Directed by Frank Roach
Written by Doug Ferrin, Celeste Hammond, & Michael Sonye
Story by Renee Harmon & Doug Ferrin
Starring Renee Harmon, Lynne Yeaman (credited as Lynne Kocol), Thomas McGowan (credited as Tom Gowan), Wolf Muser, Bob Rochelle, Lee James, Sunny Bartholomew, Wayne Liebman, & Bill Russell Release
Date: shot in 1975, not shown to distributors till around 1980, initial release on VHS in UK in 1983, then released in US in 1985 on a double-feature VHS with The Executioner Part II (there is no Executioner Part I)
Running Time: 1hr 25min
Rating: Not Rated
Ok, so there are two scientists, Lil Stanhope (Harmon) and Sven Johnsson (James), trying to discover the secret to immortality (as scientists in theses sorts of movies are want to do). They experiment on dead bodies (naturally), and they kind of come back to life. Problem is, they need to be kept in very cold temperatures to stay fresh (hence the title… I guess), plus they can be controlled via a metal round thing glued to their neck (I’m sure it’s supposed to be some sort of science device, but it looks like a tiny shower grate).
One colleague, Tom Girard (Muser), thinks they’re going against the laws of nature (there’s always gotta be a buzzkill, eh?) and bails out. As you can probably guess, this doesn’t sit well with the other two, so they send some robed zombie minions after him. They attempt to also abduct his wife, Ann (Kocol), but fail for some reason (they didn’t film that part, so you just hear off camera screaming). She wakes up in the hospital, where Lil tries to convince her that Tom died of a heart attack and she only hallucinates robed figures attacking them in their house.
Then some narration abruptly pops in (the first of many times) to talk some more about the plot (which was already happening on camera… kinda…). Said narrator is Det. Sgt. Kevin McGuire (McGowan), a former lover of Ann’s, until she left him for Tom. From there we get some flashbacks, hallucinations, random characters showing up, strange imagery that doesn’t mean anything, but the filmmakers think it means something, Ann getting strange phone calls, people saying her name a lot (seriously, you could play a drinking game), dubbing so bad that character voices will change while they’re talking in the same scene. There’s also a party where a rockabilly band performs a song called “Jack Around the Shack” (really!), that blatantly steals the music from the classic “Rock Around the Clock” by Bill Hailey & The Comets (which many may know as the first theme song of the classic sitcom Happy Days). This movie has it all!
The film achieved a degree of notoriety when it was released on video in the UK in 1983 and became one of the films on the government’s video nasty list (although it wasn’t prosecuted). I can’t really fathom how this was even considered for being banned (other than general incompetence), it’s not exactly graphic in terms of violence (which is mostly likely because of the nonexistent budget). I guess the kind of cult stuff going on factored into it, but otherwise it’s not nearly as shocking as the ones that made the proper prosecuted list. You can probably guess that critics weren’t huge fans of this movie, pointing out the various flaws such as terrible acting, directing, writing, music, special effects, and basically everything.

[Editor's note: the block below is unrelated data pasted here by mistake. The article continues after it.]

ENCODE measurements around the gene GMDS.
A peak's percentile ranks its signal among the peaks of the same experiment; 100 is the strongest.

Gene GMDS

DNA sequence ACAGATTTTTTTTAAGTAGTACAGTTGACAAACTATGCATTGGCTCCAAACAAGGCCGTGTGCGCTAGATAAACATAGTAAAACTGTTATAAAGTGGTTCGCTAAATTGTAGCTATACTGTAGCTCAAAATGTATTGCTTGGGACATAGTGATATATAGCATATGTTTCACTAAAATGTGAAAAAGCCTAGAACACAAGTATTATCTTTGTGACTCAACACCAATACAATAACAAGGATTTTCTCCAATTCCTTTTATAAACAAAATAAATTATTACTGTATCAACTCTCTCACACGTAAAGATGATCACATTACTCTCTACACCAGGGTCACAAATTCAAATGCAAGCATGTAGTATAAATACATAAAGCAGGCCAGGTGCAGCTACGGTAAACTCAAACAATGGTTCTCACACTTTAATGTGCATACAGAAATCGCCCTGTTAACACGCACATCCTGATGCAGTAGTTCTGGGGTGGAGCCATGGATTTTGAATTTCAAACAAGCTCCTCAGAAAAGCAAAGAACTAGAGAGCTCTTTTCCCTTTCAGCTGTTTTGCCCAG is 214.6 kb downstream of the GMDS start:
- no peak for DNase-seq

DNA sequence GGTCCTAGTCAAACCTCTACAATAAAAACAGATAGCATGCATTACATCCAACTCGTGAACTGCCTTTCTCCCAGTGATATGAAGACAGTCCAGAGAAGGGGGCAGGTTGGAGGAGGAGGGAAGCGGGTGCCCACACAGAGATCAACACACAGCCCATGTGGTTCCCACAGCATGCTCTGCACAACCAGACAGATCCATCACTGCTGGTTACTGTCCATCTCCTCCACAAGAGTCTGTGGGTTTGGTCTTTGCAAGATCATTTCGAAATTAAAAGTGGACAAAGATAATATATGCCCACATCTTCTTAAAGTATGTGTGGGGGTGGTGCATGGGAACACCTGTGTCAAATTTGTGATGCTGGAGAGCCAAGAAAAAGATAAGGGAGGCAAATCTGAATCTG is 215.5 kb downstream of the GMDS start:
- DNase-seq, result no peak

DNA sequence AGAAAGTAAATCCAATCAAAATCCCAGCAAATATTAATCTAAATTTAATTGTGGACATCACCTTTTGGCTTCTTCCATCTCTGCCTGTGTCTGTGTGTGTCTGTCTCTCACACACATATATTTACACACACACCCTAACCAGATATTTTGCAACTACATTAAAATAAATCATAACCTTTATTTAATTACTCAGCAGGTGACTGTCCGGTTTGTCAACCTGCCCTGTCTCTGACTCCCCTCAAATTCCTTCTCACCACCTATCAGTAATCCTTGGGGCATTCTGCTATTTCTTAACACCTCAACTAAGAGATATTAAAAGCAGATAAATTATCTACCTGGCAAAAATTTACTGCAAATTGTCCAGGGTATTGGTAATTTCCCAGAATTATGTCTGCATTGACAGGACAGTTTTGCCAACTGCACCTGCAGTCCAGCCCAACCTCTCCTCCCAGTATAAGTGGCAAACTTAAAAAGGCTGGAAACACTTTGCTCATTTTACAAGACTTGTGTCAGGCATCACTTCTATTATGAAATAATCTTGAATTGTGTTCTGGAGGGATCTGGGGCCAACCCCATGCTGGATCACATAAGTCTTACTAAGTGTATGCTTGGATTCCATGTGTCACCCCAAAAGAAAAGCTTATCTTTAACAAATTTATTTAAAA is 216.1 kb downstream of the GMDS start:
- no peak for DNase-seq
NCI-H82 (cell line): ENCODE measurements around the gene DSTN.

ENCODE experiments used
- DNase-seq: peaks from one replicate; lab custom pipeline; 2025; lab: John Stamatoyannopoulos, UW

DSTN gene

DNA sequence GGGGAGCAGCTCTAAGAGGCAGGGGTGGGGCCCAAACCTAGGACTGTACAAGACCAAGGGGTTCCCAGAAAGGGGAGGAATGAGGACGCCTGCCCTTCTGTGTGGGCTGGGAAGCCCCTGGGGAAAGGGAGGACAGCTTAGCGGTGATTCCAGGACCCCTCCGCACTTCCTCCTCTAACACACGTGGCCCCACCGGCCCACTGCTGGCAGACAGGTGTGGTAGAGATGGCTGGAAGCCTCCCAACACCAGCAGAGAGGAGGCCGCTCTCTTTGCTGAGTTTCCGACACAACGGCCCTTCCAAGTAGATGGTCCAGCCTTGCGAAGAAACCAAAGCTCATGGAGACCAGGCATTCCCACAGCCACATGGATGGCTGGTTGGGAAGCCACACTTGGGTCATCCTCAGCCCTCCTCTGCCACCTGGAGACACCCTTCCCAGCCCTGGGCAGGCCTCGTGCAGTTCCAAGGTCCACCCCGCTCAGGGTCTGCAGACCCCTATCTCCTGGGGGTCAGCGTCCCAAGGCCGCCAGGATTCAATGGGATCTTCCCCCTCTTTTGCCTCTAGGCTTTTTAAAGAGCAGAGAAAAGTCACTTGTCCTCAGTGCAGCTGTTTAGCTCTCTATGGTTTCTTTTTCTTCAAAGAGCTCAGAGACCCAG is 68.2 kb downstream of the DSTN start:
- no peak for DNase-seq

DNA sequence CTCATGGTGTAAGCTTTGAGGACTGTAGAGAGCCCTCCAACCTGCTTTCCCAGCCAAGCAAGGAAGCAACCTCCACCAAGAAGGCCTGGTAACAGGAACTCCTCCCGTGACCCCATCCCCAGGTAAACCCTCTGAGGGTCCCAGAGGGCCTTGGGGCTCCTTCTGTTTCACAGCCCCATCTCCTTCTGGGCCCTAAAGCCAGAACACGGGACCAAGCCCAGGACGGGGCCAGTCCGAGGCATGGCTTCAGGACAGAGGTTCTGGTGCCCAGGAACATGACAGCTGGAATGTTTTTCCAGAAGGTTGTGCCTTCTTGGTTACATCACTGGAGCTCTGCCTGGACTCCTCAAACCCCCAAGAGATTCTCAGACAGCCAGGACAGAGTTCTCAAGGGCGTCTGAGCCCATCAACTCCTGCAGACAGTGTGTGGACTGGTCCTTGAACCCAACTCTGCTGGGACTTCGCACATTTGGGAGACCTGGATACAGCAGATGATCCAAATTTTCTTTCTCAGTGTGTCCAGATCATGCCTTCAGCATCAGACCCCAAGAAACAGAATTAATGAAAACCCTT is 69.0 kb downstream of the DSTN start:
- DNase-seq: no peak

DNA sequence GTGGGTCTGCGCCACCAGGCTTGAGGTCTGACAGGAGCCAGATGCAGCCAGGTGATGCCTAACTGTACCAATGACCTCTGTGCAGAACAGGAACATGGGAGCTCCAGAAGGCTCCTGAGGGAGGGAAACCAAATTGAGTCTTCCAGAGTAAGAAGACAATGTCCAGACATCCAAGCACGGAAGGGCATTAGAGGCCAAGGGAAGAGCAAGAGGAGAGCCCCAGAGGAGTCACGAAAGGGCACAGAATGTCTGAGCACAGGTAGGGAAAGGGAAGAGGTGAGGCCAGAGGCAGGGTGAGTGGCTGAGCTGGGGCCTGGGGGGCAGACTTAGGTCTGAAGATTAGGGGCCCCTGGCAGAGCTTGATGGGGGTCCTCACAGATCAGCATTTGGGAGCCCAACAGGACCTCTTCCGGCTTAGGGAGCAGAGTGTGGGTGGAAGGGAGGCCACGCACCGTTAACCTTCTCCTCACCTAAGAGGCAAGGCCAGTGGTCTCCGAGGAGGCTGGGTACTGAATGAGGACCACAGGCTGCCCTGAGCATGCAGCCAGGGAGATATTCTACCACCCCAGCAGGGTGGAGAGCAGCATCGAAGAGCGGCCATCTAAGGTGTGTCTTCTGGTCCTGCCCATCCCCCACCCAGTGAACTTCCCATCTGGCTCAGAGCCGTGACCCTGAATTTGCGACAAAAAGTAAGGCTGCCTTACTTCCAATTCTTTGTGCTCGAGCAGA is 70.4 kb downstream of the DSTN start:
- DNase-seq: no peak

I learned of this film’s existence thanks to to good folks of RiffTrax (a great source for entertainingly bad movies!) and it doesn’t disappoint in terms of “what the fuck is going on?” entertainment! Objectively, not a single thing is done right here. It’s shocking to think that it took collectively 4 people to come up with this script, and it still makes little to no sense! Even dubbed, you can tell the actors don’t know what they’re doing, most of them (especially Ann) just stare wide eyed as they deliver their lines; and even though it’s dubbed lines are still flubbed (despite having the ability to re-record it!), and sounds like the recording was filtered through tin cans. The music sounds like the “composer” was punching a keyboard, with the only mood being set I would describe as confusion. [Ironically enough, the composer would use a lot of this score in the slasher film, Don’t Go in the Woods… Alone! (1981), which did end up on the Video Nasties. Also the director of that movie made The Executioner Part II (as previously stated, there is no Part I), which Frozen Scream was once in a double-feature VHS.]
I would definitely say this one is worth a watch if you’re into shitty horror films (as I am). It doesn’t drag too much, plus the awful dubbing and music keeps it entertaining. Besides RiffTrax, it’s also currently available on Tubi, another great source for entertainingly bad movies!
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